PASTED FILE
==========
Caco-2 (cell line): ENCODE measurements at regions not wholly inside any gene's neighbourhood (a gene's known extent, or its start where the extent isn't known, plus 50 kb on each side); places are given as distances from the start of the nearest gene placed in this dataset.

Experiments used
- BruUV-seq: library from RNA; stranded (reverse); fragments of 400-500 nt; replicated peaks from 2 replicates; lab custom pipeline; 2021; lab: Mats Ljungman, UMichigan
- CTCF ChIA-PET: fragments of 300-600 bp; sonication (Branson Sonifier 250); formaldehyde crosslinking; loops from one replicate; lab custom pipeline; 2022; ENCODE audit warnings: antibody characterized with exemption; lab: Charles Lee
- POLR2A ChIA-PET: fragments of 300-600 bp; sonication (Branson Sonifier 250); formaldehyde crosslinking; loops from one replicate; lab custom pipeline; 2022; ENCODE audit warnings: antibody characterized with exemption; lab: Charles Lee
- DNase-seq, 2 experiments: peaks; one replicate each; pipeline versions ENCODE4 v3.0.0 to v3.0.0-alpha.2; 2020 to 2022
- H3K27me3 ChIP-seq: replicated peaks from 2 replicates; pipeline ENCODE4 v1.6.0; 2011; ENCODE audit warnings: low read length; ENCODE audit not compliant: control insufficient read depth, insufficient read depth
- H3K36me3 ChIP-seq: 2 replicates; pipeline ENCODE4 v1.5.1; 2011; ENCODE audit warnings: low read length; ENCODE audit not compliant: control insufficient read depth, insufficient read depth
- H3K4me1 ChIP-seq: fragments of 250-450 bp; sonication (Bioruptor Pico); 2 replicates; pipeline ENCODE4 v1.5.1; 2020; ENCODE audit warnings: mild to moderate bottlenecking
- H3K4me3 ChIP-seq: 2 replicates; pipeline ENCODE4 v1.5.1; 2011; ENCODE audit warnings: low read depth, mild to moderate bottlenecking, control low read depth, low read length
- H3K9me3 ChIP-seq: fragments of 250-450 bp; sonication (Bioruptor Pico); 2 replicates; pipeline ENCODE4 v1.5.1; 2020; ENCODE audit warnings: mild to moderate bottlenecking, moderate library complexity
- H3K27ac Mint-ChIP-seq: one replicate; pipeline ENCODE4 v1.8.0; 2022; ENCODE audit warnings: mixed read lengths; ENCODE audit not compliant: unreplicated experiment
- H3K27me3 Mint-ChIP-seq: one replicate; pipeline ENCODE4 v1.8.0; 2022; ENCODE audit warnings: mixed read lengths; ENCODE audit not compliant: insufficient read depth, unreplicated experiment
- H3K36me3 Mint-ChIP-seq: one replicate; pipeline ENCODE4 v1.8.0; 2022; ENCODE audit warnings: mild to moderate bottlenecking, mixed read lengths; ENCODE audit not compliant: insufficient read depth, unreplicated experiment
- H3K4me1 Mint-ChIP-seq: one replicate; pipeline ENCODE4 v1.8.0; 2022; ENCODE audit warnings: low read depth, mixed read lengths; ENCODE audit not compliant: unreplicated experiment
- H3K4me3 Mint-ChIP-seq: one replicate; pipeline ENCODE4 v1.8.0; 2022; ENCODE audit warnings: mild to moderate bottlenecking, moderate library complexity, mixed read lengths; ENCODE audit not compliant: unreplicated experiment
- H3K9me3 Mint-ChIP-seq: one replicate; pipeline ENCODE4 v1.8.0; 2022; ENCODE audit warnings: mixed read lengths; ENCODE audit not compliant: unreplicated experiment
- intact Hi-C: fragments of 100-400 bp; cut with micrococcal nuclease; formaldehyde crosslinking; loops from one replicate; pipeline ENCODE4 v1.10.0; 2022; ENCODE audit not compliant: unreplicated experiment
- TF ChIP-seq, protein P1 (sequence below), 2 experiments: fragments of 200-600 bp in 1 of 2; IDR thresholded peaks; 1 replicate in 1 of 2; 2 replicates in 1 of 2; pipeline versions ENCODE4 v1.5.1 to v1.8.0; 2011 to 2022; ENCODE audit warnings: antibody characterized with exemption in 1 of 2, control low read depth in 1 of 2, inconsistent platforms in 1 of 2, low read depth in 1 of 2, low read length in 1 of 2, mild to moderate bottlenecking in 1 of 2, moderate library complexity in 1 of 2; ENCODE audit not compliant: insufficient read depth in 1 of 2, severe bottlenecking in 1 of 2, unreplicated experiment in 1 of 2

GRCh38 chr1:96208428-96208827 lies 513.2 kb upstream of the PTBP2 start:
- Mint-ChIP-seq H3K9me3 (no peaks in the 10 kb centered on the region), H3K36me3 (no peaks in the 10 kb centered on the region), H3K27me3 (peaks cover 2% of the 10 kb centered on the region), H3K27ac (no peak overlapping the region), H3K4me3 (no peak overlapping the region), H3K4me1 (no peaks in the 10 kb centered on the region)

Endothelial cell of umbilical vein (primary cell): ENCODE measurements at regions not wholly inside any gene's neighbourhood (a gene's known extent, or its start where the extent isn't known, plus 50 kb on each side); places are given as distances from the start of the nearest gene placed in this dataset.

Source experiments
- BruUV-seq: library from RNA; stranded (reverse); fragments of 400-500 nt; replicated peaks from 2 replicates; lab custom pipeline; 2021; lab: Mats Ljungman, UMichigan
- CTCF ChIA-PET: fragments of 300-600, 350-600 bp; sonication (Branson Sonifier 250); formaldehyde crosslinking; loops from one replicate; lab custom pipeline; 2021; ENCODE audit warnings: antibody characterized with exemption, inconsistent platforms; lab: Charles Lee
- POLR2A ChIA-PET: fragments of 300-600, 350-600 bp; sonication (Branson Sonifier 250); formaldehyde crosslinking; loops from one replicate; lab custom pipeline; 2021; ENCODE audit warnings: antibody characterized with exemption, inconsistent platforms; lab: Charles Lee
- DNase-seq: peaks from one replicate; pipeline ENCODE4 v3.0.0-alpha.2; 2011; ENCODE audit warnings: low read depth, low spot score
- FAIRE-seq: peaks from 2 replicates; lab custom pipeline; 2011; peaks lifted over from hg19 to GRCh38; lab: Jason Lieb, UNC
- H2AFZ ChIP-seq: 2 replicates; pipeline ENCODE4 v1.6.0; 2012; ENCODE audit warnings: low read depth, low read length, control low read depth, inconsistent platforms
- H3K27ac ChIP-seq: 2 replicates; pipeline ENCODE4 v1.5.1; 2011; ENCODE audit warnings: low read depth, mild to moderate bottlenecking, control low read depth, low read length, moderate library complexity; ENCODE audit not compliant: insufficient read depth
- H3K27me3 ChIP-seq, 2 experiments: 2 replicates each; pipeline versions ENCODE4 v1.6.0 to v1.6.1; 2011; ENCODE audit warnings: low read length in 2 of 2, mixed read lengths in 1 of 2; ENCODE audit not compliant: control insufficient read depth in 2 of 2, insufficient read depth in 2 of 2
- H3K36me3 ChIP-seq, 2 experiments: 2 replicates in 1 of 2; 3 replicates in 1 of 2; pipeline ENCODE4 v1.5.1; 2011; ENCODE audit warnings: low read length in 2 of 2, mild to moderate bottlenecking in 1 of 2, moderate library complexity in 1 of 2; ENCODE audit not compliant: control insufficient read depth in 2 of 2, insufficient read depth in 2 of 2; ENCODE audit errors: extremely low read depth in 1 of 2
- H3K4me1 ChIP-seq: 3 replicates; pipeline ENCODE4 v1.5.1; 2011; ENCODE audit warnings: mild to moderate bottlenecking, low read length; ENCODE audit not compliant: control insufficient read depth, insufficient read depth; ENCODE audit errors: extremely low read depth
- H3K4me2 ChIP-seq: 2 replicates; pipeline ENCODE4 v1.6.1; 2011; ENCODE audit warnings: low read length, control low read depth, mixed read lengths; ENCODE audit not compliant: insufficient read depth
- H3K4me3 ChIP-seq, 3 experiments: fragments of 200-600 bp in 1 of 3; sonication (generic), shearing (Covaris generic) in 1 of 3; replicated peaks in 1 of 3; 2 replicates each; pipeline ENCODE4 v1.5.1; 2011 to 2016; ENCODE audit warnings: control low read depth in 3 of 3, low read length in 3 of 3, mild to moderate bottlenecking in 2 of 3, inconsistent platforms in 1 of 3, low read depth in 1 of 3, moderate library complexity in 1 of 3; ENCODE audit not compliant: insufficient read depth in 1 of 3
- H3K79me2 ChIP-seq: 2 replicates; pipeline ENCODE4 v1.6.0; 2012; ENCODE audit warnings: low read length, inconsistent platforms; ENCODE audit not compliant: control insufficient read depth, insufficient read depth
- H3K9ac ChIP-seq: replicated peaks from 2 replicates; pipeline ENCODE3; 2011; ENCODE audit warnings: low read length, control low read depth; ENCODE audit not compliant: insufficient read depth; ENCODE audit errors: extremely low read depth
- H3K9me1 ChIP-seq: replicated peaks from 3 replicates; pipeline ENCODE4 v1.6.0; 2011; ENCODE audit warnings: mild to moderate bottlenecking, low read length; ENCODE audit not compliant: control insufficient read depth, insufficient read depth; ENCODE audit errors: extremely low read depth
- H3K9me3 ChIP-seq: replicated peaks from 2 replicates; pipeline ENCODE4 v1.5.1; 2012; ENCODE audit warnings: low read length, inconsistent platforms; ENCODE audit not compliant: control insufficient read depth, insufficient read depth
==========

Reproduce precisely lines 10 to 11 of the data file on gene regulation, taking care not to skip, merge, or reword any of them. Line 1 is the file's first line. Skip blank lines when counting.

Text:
- H3K4me3 ChIP-seq: 2 replicates; pipeline ENCODE4 v1.5.1; 2011; ENCODE audit warnings: low read depth, mild to moderate bottlenecking, control low read depth, low read length
- H3K9me3 ChIP-seq: fragments of 250-450 bp; sonication (Bioruptor Pico); 2 replicates; pipeline ENCODE4 v1.5.1; 2020; ENCODE audit warnings: mild to moderate bottlenecking, moderate library complexity